Do you use a collar or a harness for your Frenchie? What led you to decide into using only a collar, only a harness, or to switch depending on the situation? Although you might notice that there is a sudden surge in frenchie parents using a harness, it still hasn’t been able to completely take the place of traditional collars.
In this article you’ll see the importance of using a harness and a collar on your frenchie. We will also tackle when is best to use a collar and when it is best to use a harness. Also, you’ll find a list of the pros and cons of using a harness or a collar so you can make a decision about which one you’d prefer to use for you frenchie.
Towards the end, we also provide you with a short guide on how to choose collars and harnesses for your Frenchie or other dogs. There are the factors we considered to design our line of Sport Chic collars and harnesses which our lovely Kumi (@Kumi The Frenchie) wears everyday.
Harness or Collar For Your Frenchie?
More and more people are now trading their frenchie’s collar for harnesses. Do you think you should do that too? In the article “Dog Collars or Harnesses: Which is Better?” by Jordan Gigler for the WholeDogJournal, he writes:
“The fact is, your dog should have both a collar and a harness for most effective training.”
We completely agree with him on this and we personally use both our Sport Chic leather collar and harness for our Kumi. For us, it isn’t really a black or white question of “Which one is better?” but more of ”When should a collar or a harness be used?”
When To Use A Collar
- When you need a convenient way to provide identification for your french bulldog. Collars are mostly used for providing identification for dogs because of their convenience of use. They are easy to wear, they effectively hold your dog’s tag.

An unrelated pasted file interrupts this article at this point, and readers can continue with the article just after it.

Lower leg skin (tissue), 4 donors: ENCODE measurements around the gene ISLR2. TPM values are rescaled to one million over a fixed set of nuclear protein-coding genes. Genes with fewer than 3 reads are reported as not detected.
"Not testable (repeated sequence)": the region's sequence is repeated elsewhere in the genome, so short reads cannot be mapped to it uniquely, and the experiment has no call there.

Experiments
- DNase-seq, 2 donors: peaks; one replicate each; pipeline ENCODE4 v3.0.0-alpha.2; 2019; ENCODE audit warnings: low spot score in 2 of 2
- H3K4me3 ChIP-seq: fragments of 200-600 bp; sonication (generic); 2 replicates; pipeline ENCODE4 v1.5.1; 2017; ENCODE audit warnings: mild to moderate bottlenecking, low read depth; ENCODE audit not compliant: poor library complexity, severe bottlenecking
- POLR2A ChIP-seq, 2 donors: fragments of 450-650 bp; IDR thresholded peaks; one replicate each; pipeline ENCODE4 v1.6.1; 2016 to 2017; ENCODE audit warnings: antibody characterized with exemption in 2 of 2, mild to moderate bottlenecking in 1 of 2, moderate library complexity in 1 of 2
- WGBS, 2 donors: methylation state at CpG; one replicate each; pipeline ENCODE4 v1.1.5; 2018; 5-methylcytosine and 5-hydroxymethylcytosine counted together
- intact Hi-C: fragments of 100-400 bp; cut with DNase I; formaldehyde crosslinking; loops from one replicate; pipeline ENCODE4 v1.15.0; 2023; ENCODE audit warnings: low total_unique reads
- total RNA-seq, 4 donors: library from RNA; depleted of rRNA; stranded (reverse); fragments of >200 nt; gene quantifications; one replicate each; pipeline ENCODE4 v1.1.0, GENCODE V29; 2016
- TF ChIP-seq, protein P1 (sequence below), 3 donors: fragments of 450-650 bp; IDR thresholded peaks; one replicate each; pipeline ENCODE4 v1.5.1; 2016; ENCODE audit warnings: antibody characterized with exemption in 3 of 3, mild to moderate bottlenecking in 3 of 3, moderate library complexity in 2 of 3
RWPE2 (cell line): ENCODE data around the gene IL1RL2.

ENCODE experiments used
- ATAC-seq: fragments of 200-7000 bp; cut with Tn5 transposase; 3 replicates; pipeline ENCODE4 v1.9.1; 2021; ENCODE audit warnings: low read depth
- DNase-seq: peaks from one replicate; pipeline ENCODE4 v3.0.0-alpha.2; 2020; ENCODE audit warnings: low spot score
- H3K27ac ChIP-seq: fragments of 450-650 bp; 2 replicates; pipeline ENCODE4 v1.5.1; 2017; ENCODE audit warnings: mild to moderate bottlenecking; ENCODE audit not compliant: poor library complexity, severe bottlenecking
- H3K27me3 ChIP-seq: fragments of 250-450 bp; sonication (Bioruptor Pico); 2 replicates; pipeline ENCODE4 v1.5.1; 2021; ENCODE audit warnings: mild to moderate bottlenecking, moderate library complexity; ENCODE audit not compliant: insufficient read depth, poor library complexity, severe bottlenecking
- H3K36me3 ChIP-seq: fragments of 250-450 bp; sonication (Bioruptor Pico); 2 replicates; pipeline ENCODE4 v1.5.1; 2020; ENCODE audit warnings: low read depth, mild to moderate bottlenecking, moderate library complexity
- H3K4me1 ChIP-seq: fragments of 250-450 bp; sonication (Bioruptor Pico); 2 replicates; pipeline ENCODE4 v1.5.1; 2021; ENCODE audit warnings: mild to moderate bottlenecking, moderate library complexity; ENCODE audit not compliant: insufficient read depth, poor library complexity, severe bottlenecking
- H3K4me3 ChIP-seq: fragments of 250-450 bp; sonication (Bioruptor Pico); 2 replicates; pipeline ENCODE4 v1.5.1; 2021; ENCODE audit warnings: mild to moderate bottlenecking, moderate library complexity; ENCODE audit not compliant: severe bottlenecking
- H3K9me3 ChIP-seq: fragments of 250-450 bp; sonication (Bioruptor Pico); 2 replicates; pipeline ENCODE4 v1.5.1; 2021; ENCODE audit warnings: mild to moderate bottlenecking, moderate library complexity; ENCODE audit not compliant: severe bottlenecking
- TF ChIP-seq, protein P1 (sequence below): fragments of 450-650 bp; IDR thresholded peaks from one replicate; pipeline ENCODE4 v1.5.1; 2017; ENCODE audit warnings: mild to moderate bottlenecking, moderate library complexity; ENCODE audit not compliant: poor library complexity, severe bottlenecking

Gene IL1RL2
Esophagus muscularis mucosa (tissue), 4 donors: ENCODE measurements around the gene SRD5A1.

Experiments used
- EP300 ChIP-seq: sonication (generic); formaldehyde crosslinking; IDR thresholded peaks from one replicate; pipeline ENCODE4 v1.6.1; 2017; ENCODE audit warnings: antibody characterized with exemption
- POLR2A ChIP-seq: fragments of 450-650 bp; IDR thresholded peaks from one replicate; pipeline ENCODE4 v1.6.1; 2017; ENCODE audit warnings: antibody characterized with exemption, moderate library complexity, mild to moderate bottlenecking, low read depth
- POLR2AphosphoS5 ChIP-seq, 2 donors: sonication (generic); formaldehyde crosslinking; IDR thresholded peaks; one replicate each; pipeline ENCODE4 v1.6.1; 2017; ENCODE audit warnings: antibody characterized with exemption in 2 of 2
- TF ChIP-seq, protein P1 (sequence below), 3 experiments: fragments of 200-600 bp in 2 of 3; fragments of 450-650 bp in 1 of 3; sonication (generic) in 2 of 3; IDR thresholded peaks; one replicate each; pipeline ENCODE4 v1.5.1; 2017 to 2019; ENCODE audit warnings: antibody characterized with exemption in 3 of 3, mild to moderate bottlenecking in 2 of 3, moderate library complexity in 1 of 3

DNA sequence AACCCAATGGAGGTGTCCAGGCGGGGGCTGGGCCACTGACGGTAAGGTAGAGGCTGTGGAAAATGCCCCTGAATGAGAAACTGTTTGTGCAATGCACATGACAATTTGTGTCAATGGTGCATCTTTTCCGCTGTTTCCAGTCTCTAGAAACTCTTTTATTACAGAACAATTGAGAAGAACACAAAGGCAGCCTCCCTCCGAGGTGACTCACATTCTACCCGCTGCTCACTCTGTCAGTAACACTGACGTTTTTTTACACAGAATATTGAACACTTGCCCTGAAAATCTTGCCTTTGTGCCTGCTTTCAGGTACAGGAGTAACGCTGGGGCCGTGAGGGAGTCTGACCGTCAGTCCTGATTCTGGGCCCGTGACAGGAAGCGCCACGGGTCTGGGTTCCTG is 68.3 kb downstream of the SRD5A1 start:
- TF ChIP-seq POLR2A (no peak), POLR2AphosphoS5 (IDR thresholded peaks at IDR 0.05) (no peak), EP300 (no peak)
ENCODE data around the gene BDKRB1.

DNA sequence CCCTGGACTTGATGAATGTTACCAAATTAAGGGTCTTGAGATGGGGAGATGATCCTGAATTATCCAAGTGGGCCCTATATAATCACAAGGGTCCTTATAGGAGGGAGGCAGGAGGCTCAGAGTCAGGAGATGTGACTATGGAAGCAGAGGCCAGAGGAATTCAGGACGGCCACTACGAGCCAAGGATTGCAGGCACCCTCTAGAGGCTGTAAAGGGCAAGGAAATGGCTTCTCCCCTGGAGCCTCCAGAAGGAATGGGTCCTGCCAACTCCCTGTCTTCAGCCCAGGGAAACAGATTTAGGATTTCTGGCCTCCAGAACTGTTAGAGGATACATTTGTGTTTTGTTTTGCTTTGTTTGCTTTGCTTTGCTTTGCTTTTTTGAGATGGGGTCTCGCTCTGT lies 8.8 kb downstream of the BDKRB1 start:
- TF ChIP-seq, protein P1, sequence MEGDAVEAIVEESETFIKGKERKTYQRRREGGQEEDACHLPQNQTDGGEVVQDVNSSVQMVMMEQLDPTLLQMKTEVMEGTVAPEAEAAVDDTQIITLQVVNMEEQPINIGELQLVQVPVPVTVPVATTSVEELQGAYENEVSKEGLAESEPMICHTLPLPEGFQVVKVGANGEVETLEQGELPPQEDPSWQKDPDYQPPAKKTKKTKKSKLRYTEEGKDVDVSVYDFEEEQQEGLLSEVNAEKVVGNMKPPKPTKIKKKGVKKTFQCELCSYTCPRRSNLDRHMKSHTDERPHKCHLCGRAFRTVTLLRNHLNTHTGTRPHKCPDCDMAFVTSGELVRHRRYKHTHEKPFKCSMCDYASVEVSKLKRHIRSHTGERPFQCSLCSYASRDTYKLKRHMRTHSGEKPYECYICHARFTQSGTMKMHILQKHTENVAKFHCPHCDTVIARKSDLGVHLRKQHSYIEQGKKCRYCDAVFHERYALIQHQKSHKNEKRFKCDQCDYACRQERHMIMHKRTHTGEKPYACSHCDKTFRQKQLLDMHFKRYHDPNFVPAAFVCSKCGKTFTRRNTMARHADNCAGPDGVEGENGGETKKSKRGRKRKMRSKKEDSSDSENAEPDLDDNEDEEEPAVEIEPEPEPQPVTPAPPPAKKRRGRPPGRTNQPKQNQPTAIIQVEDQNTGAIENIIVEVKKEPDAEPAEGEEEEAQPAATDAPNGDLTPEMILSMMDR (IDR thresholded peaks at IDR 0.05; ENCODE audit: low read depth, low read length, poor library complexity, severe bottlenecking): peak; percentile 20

- When your frenchie is a young puppy. Most of the time puppies dislike harnesses because it can feel uncomfortable for them. Collars can feel more comfortable because the affected area is only around their neck.
- When your frenchie is well trained and doesn’t pull. For short walks and if your Frenchie has already learned not to pull on the leash while walking,you can use the collar. We personally use a collar for Kumi when we’re just out for a short walk.
Pros and Cons Of Using A Collar
There are always two sides to everything. Although you can choose to use a collar for your Frenchie, there are still pros and cons to weigh. These lists of pros and cons can also help you determine if using the collar is best for you and your fur baby.
- More comfortable to wear for prolonged periods of time so they are perfect as identification tag holders for most days or most hours of the day.
- There is a wider variety of collars to choose from. They can be made of various materials that can fit your pet’s preference, comfort and your style as well. For instance, our very own Sport Chic leather collar is a soft vegan leather which is not always the case for all collars. Many tend to be sturdier.
- Easy to wear in and off.
- It is possible for your dog to slip out of the collar especially when it is not properly fitted.
- Collars that are pulled can cause damage to the thyroid and trachea of the dogs. This is especially true for brachycephalic dog breeds like French Bulldog, Chihuahua and Pekingese
- There are also dangers of collars that can get caught and can suffocate the dog. This is why it is not advisable to keep the collar on the dog when unattended and playing with other dogs or in the yard.
Read our article about French Bulldog health problems
When To Use A Harness
- When your dog belongs to the breed with short noses like French Bulldogs, Pekingnese or Boston Terriers. In an article written by Caryl Wolff, a certified dog trainer in 5 different organizations in the US and internationally, she writes that she prefers and recommends using a harness for dogs of smaller breeds because they are more prone to a collapsing trachea.